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April is the cruellest month, breeding
background image: Jacqui Hallum

Neil Annett / David Adkins / Benjamin Beker
Jacqui Hallum / Ella McCartney / Barbara Nemitz
Giles Round / Finlay Taylor / Jayne Wilton

27th April - 8th May 2011

Installation photographs   Works photographs

As the arrival of Spring brings with it the first fecund shoots of new growth, it brings too the exhibition April is the cruellest month, breeding .   This group of works embodies growth and change, but not in a sylvan or bucolic sense, rather their transformation is more insidious, relying on seepage and contamination, crystalline growth, dust breeding, and on the fall of light and the animation of surface.   Instead of mellifluous blooms and budding trees, these works animate the intricate and no less beautiful progress of organic spread and entropic decay.

The growth and chromatic modulation of algae within Barbara Nemitz 's hermetically sealed Infinity Garden is scrutinized in the images documenting 4 years of this studio-based experiment.   David Adkins ' uprooted and struggling Sapling feels caught on the threshold between hope and failure.   Despite its pathetic status, a creeping malevolence persists, as colour leaches from its foliage and stains the gallery wall.   Jayne Wilton captures on copperplate single exhaled breaths, which when acid-etched create amorphous forms. The respiratory exchange of gases that perpetuates the body, is echoed in the action of the acid on the plate, exposing vulnerable copper to the air and instigating a slowly mutating, technicolour flowering.

The image in the paintings of Neil Annett and Jacqui Hallum sits uncertainly.   In Annett's Visitation smudges and streaks of paint seem on the cusp of coalescing into an Alpine vista, though the inclement weather seems simultaneously to be pulling the image apart.   In Hallum's The Spring and Summer of my Belief a fragment of a Byzantine fresco is gradually obfuscated as a skin of potassium permanganate and magnesium sulphate extends across its surface.   The new colour information introduced by this invading chemistry interacts with the layers below re-ordering its formal arrangement.

In Ella McCartney 's Blocks , letter forms are positioned face-to-face, rather than side-by-side, rendering their function as containers of legible meaning redundant.   The succession of enlargements in the production of this huge photocopy both fractures the photographic document and homogenizes the image, the mark (from which the image is built), and the paper support.   The written word undergoes a very different deconstruction in Finlay Taylor 's Scientists .   A copy of Nabakov's Blues (a scientific reassessment of the author's contribution to l epidoptery ) was secreted among the mulch of the artist's Dulwich garden to be excavated at a later date, its pages now testifying to the fertile sustenance that it offered to the insects, mollusc and fungi on that site.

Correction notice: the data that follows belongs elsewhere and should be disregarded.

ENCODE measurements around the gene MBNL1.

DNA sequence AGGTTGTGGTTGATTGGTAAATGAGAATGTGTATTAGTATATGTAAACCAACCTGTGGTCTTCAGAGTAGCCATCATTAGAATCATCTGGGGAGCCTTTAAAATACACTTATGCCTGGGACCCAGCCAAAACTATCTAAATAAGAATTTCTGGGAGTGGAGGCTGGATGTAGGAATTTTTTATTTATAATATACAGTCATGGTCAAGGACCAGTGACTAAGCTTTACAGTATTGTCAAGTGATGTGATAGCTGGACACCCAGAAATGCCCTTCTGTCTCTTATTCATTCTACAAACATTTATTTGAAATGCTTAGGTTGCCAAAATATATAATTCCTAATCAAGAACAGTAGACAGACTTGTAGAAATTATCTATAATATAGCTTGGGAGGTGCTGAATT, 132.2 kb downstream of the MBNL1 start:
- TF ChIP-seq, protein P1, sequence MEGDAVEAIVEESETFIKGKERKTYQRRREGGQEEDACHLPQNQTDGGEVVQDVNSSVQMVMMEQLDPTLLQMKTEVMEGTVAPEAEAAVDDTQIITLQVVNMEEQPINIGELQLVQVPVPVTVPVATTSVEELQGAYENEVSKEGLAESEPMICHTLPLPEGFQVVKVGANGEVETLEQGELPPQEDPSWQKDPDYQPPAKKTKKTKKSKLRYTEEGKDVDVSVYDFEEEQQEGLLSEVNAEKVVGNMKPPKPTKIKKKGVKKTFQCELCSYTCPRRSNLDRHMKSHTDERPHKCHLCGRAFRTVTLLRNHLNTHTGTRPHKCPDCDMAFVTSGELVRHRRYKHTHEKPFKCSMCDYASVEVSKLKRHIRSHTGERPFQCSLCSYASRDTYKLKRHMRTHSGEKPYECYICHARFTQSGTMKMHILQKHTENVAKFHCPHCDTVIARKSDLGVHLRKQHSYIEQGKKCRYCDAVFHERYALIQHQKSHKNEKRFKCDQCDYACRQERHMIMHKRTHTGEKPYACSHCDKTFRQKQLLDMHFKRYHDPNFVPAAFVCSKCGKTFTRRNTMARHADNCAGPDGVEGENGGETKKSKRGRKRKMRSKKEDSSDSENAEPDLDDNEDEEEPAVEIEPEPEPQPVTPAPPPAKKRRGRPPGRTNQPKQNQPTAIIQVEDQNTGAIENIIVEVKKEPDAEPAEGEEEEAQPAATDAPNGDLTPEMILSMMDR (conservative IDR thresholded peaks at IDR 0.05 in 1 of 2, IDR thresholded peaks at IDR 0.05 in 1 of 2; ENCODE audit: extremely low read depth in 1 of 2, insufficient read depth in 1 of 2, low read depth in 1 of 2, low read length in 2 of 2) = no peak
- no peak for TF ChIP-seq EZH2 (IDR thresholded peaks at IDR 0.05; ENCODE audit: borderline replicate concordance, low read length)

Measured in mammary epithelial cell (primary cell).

The remnants of European Modernism, as seen from the vantage point of today, bear witness to the instability of form and meaning through time.   Giles Round 's print on found canvas support, Like zen archery... the straight-sawed line begins deep in your mind , shows the accumulation of sawdust amassed through the production of his facsimile Corbusier furniture (shown in LIDO's first exhibition The Dance Card ).   The fetishistic status of this byproduct is as uncertain as the once utilitarian, now highly sort after, shelving unit.   Benjamin Beker 's Untitled Blocks photographed in the politically volatile former-Yugoslavia seem to echo organic cellular growth, each identical architectural apartment appearing to have split off from its neighbour.   At the same time, the idiosyncratic decorative additions made by generations of inhabitants, coupled with the accretion of dirt across its surface, serve to unpick the social ideology that brought these blocks into being.

With a nod to exhibitions such as Arte Povera + Azioni Povera (Amalfi, Italy, 1968) and 9 at Leo Castelli (Castelli Warehouse, New York, 1968), and in sympathy with this exhibition, LIDO itself appears mid transformation.   The Victorian shell of the building is not completely neutralized and the temporary walls are only partially whitewashed.   The gallery has a feeling of vulnerability, appearing only part made-up, and this engagement with change and instability is shared and celebrated in all of the works shown here.